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Can we afford to develop treatments for dementia?
  1. S Lovestone
  1. Section of Old Age Psychiatry, Institute of Psychiatry, De Crespigny Park, Denmark Hill, London SE5 8AF, UK; s.lovestone{at}iop.kcl.ac.uk

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    Can we afford not to develop treatments for dementia?

    This issue and that of the BMJ (22nd June 2002), are dedicated to neurodegenerative disorders. We have come a long way in this field over the past two decades or so. Twenty years ago we knew only that Alzheimer's disease (AD) affected many elderly people, segregated in some early onset families, and was predominantly a disorder of cholinergic function. Now we have five years of postlicencing experience with the first drugs designed to rectify that cholinergic deficit1 and our understanding of the molecular basis of AD is, if not complete, pretty much understood in outline. We know how the amyloid of plaques is produced in some detail and in the case of early onset familial AD we know why.2 For late onset AD the influences on amyloid formation, aggregation, and deposition are less well understood, but we do know of some environmental influences such as head injury3, 4 and some genetic ones such as an as yet unidentified gene on chromosome 10.5 We know about the aggregation of tau into tangles and, although the debate continues as to whether phosphorylation is primary or secondary,6 some intriguing data indicate that it is this phosphorylation that underlies amyloid toxicity.7, 8.

    All of this hugely exciting research is leading to better understanding of the relation between the different dementias. We know, for example, that tau pathology is at the root of the frontotemporal disorders and not just AD,9 and that a complex relation exists between the previously distinct vascular dementia and AD.10 We understand something of the molecular biology of Parkinson's disease and the accumulation of synuclein into Lewy bodies11—an understanding that is changing the way we think about the nosology of neurodegeneration.

    Despite these advances, much remains unknown. The advances in the understanding of the molecular biology of AD have not yet been matched by understanding of the molecular pathology of either motor neurone disease or Parkinson's disease, although work on neurofilaments and superoxide in relation to the former and synuclein and parkin in relation to the latter holds promise. Two of the big unanswered questions regarding neurodegeneration are why then, and why there? Why are there disorders of such late onset and what underlies the neuroanatomical and cellular specificity of disease? What relates genotype to pathology to phenotype?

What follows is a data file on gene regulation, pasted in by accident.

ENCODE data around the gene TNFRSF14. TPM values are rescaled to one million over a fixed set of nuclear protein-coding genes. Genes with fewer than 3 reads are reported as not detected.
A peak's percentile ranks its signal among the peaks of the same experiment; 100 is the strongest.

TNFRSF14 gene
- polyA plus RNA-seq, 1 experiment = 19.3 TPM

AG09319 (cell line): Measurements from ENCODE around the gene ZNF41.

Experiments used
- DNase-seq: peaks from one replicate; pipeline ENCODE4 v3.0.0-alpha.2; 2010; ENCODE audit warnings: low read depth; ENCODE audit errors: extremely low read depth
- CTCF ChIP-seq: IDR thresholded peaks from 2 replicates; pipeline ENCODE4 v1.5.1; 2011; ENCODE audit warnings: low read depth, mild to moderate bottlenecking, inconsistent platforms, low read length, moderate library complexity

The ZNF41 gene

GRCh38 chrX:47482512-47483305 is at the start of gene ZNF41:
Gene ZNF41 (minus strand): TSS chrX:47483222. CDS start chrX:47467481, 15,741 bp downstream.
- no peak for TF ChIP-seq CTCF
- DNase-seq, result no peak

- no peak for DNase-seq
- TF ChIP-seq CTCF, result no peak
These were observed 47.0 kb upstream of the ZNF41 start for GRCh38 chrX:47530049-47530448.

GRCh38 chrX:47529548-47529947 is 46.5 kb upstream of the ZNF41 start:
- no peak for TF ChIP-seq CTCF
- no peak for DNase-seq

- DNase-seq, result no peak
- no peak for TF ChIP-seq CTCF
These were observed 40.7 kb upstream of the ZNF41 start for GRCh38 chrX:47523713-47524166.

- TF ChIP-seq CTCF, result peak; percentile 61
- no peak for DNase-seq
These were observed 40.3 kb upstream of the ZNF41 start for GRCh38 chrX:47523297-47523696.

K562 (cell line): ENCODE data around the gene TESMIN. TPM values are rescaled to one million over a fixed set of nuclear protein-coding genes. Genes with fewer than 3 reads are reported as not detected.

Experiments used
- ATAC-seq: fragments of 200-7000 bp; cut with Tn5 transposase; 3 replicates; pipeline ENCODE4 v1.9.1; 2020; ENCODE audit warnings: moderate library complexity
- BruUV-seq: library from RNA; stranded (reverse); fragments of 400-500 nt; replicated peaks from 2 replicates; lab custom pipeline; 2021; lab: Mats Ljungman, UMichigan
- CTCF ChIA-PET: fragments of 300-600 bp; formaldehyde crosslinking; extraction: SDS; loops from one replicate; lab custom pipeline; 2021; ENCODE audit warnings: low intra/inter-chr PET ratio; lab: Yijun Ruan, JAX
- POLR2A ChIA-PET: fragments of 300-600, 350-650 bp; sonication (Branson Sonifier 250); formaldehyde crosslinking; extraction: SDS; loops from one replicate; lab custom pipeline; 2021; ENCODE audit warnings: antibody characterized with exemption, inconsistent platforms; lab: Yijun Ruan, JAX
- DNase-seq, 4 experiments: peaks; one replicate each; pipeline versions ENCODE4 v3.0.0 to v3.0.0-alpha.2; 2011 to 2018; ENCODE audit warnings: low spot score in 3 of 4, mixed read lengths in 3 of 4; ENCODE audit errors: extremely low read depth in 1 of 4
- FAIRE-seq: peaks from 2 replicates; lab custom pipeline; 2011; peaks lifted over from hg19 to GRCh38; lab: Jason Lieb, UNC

However, what really remains to be done is to cure the condition. New treatments such as the cholinesterase inhibitors for AD or riluzole for motor neurone disease have had a huge impact, although it has to be said the impact is often more on services than on patients as these are largely symptomatic treatments. The real goal is to generate disease modification treatment. For example, it was predicted from the amyloid cascade hypothesis that treatments that reduced β amyloid production or aggregation would be disease modifying. Subsequently, huge efforts have been expended in generating such compounds—inhibitors of amyloid secretases (predominantly β amyloid cleaving enzyme) and antifibrillogenic compounds have been generated. But what should we expect from such drugs? If the amyloid cascade hypothesis is correct, then we would expect these drugs to be efficacious most, and perhaps only, early in the disease process. Also, the amyloid cascade hypothesis postulates that amyloid pathology (in the broadest sense—it may be production or aggregation; intracellular or extracellular) precedes tangle formation. Furthermore, we know that tangle related pathology precedes dementia by some considerable time—perhaps decades. It follows that the amyloid approach to treatment of AD, on which so much is staked, may be effective only if used to delay pathological progression, if it is used years before the onset of dementia. The same holds true for other approaches. Non-steroidal anti-inflammatory drugs, for example, substantially reduced the risk of AD only when used for more than two years.12

    This is a huge challenge for those funding clinical trials. It follows from the above that trials for these agents are likely to be very long term and consequently very expensive. There are ways to reduce the size of the problem by enriching for those at risk of dementia, using genetic factors or prodromal AD, for example. However, the evidence suggests that even in mild cognitive impairment (the most obvious prodromal syndrome) the damage has already occurred and pathology is extensive.13

    We have come a long way, and this issue and that of the BMJ celebrate some of these advances. However, there are very considerable challenges for the future. Of these, trial design for disease modification and, perhaps more pertinently, trial funding are the largest. Given the huge costs of a disease, prevention trial funding may increasingly have to come from central, government sources, perhaps in conjunction with industry. The question is whether we can afford the trials that may be necessary for disease modification. Given the costs of neurodegeneration, the question perhaps should be: can we afford not to?

    Can we afford not to develop treatments for dementia?

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